10

%

 

Within the book manufacturing segment, the Company focuses on three key publishing markets: education, religious and specialty trade. In the first quarter of fiscal 2012, sales to the education market grew 3% to $21 million compared to the first three months of last year due to increased sales of elementary and high school textbooks as well as growing demand for customized college textbooks. This sales growth was also driven by the Company’s multi-year arrangement with its largest educational customer that was expanded and extended in December 2011. Sales to the religious market were up 9% to $16 million reflecting the benefit associated with the growth incentive arrangement with the Company’s largest religious customer as well as the timing of orders from this customer.  Sales to the specialty trade

 

13



 

market were also up 9% to $17 million, reflecting an increase in digital print orders as well as sales of four-color trade books.

 

Cost of sales in the book manufacturing segment increased $1.9 million to $43.5 million in the first three months of fiscal 2012 compared to the same period last year reflecting the growth in sales. Gross profit for the first quarter increased $1.1 million to $12.5 million compared with the corresponding period in fiscal 2011 and, as a percentage of sales, improved to 22.3% from 21.5%, despite a highly competitive pricing environment. This improvement reflects a favorable sales mix, improvements in operating efficiencies from recent technology investments, and savings from the closing of a redundant one-color manufacturing plant in March 2011.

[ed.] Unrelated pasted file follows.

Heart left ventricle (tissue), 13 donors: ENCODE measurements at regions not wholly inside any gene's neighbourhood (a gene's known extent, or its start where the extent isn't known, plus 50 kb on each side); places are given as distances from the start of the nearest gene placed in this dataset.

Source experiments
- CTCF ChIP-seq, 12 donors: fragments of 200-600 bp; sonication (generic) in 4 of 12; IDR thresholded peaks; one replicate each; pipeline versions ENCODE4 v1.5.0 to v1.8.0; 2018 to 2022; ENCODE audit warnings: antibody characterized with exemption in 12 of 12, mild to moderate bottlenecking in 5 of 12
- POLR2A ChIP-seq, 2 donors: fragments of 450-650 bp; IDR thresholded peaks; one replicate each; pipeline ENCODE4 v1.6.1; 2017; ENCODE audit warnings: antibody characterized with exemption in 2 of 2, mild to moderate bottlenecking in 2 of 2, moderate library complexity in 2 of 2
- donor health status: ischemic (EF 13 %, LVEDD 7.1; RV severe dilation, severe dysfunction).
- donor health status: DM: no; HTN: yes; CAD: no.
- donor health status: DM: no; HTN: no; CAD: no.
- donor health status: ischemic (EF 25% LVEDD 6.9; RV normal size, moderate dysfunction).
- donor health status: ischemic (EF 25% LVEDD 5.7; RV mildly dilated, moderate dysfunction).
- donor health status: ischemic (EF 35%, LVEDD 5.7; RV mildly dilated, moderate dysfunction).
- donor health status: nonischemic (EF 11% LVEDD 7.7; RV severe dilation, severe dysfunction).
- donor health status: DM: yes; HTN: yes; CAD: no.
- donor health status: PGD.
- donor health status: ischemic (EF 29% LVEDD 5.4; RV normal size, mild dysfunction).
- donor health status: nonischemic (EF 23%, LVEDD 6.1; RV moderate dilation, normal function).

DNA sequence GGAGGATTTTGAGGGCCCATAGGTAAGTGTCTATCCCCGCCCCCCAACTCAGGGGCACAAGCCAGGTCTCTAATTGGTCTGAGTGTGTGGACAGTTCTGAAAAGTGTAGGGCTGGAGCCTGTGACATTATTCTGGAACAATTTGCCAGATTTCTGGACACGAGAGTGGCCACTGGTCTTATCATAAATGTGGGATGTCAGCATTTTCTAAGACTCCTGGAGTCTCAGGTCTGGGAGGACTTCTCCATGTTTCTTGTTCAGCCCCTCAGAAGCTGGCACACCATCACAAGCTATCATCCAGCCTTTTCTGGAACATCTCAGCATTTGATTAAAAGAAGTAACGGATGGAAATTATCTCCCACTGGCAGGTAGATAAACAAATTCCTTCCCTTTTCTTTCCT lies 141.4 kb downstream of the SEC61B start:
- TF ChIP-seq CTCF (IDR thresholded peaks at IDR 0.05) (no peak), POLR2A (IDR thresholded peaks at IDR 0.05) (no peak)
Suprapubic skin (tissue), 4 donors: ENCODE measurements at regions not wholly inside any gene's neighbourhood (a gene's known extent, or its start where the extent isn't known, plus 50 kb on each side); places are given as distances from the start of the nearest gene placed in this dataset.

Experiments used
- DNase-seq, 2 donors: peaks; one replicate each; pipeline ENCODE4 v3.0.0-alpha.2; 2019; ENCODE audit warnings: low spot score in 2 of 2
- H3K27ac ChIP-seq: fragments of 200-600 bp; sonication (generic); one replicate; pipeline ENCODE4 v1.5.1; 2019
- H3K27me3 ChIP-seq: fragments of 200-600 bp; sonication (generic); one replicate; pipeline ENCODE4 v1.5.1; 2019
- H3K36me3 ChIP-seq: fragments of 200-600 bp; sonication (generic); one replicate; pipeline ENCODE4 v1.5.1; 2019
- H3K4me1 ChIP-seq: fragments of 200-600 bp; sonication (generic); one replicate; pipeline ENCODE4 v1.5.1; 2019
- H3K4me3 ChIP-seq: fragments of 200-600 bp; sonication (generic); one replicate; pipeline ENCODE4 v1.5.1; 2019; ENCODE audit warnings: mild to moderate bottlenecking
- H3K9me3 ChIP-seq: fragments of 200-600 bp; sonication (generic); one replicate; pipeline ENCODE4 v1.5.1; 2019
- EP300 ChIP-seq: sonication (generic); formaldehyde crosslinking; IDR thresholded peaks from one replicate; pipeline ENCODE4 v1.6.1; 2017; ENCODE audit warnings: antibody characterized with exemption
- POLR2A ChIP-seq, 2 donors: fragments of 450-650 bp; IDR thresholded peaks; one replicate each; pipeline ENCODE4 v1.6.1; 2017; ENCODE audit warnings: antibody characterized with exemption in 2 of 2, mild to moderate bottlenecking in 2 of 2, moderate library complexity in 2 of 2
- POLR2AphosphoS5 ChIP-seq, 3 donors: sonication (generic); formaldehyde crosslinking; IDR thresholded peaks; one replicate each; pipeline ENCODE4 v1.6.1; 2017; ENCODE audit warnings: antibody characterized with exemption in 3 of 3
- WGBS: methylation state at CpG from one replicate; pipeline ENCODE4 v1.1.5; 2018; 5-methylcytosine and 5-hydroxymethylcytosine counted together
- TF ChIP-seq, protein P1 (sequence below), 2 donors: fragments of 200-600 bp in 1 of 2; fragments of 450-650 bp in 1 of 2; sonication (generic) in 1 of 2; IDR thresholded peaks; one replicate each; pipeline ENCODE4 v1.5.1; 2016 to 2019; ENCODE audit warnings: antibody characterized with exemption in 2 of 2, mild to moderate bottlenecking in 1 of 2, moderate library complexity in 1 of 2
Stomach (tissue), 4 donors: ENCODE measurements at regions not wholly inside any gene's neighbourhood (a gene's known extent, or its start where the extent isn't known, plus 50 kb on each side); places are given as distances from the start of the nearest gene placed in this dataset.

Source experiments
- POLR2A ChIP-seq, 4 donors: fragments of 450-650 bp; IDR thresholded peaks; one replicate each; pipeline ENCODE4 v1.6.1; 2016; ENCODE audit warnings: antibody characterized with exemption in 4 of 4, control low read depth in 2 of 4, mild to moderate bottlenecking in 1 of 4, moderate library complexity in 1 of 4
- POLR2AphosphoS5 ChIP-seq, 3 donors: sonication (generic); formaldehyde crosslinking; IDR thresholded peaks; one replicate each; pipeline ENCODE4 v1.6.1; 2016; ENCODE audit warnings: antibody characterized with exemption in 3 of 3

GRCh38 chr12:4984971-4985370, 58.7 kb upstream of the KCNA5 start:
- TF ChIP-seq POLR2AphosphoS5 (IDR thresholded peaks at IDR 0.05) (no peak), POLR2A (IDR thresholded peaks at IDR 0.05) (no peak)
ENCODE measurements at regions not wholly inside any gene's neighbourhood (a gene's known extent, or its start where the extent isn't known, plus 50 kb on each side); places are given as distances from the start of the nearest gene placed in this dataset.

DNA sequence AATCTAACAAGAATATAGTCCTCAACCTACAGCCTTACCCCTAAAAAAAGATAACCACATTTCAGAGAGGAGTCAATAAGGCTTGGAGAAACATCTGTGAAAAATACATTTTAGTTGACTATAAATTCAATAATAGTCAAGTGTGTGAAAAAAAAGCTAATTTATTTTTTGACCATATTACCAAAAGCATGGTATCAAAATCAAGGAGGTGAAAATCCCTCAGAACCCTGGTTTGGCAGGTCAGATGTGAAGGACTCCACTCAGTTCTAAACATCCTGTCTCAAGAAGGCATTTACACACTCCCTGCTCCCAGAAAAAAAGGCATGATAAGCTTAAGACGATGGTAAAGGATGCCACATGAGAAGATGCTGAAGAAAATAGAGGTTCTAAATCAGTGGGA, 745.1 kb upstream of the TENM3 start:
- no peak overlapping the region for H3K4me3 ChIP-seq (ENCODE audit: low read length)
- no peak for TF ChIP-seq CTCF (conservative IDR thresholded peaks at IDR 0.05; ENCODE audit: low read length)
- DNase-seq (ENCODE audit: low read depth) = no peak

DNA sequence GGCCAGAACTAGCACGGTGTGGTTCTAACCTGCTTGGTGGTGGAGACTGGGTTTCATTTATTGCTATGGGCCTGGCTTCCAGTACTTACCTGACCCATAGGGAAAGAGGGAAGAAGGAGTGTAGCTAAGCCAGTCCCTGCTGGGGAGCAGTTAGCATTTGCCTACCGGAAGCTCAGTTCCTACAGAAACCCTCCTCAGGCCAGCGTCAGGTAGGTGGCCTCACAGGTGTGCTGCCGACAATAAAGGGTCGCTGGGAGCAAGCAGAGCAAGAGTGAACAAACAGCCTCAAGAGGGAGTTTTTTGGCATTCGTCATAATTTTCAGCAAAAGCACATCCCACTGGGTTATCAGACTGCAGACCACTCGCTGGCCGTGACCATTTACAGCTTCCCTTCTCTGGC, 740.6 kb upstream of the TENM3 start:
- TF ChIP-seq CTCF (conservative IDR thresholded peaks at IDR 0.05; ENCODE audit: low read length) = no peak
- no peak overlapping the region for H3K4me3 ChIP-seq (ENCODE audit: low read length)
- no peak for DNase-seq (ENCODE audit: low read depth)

Selling and administrative expenses for the segment increased $0.7 million in the first quarter of fiscal 2012 compared to the first three months of last year, attributable to $0.9 million of severance and post-retirement benefit costs in the first quarter of fiscal 2012.

 

First quarter operating income in the book manufacturing segment grew 10% to $4.2 million compared with the first quarter of fiscal 2011 reflecting increased sales and a favorable sales mix, improvements in operating efficiencies, and savings from closing the Company’s one-color Stoughton, Massachusetts facility last March.